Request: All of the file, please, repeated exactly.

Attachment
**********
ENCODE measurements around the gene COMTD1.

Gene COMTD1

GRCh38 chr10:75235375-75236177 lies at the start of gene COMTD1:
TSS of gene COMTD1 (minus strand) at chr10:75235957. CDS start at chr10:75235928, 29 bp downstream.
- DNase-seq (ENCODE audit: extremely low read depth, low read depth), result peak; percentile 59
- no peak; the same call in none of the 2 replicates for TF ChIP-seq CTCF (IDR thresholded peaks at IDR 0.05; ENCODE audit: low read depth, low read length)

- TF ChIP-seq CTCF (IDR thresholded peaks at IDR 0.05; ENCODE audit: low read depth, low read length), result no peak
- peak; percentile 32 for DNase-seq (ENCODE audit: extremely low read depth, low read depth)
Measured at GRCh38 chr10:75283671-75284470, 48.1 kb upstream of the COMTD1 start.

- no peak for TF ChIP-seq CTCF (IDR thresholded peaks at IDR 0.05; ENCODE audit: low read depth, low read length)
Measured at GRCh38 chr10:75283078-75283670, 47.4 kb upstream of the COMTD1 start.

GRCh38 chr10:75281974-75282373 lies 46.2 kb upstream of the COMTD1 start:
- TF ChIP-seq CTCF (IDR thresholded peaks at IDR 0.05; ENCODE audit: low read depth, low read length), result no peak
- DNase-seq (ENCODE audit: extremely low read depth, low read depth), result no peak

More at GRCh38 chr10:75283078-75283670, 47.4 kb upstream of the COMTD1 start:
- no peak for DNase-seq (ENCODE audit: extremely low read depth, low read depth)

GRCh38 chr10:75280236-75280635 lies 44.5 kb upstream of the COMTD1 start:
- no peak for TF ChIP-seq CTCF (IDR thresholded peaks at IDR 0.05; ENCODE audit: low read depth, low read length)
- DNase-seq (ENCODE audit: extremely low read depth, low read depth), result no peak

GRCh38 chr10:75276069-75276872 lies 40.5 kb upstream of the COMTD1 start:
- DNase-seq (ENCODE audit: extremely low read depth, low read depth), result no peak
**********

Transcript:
ENCODE measurements around the gene COMTD1.

Gene COMTD1

GRCh38 chr10:75235375-75236177 lies at the start of gene COMTD1:
TSS of gene COMTD1 (minus strand) at chr10:75235957. CDS start at chr10:75235928, 29 bp downstream.
- DNase-seq (ENCODE audit: extremely low read depth, low read depth), result peak; percentile 59
- no peak; the same call in none of the 2 replicates for TF ChIP-seq CTCF (IDR thresholded peaks at IDR 0.05; ENCODE audit: low read depth, low read length)

- TF ChIP-seq CTCF (IDR thresholded peaks at IDR 0.05; ENCODE audit: low read depth, low read length), result no peak
- peak; percentile 32 for DNase-seq (ENCODE audit: extremely low read depth, low read depth)
Measured at GRCh38 chr10:75283671-75284470, 48.1 kb upstream of the COMTD1 start.

- no peak for TF ChIP-seq CTCF (IDR thresholded peaks at IDR 0.05; ENCODE audit: low read depth, low read length)
Measured at GRCh38 chr10:75283078-75283670, 47.4 kb upstream of the COMTD1 start.

GRCh38 chr10:75281974-75282373 lies 46.2 kb upstream of the COMTD1 start:
- TF ChIP-seq CTCF (IDR thresholded peaks at IDR 0.05; ENCODE audit: low read depth, low read length), result no peak
- DNase-seq (ENCODE audit: extremely low read depth, low read depth), result no peak

More at GRCh38 chr10:75283078-75283670, 47.4 kb upstream of the COMTD1 start:
- no peak for DNase-seq (ENCODE audit: extremely low read depth, low read depth)

GRCh38 chr10:75280236-75280635 lies 44.5 kb upstream of the COMTD1 start:
- no peak for TF ChIP-seq CTCF (IDR thresholded peaks at IDR 0.05; ENCODE audit: low read depth, low read length)
- DNase-seq (ENCODE audit: extremely low read depth, low read depth), result no peak

GRCh38 chr10:75276069-75276872 lies 40.5 kb upstream of the COMTD1 start:
- DNase-seq (ENCODE audit: extremely low read depth, low read depth), result no peak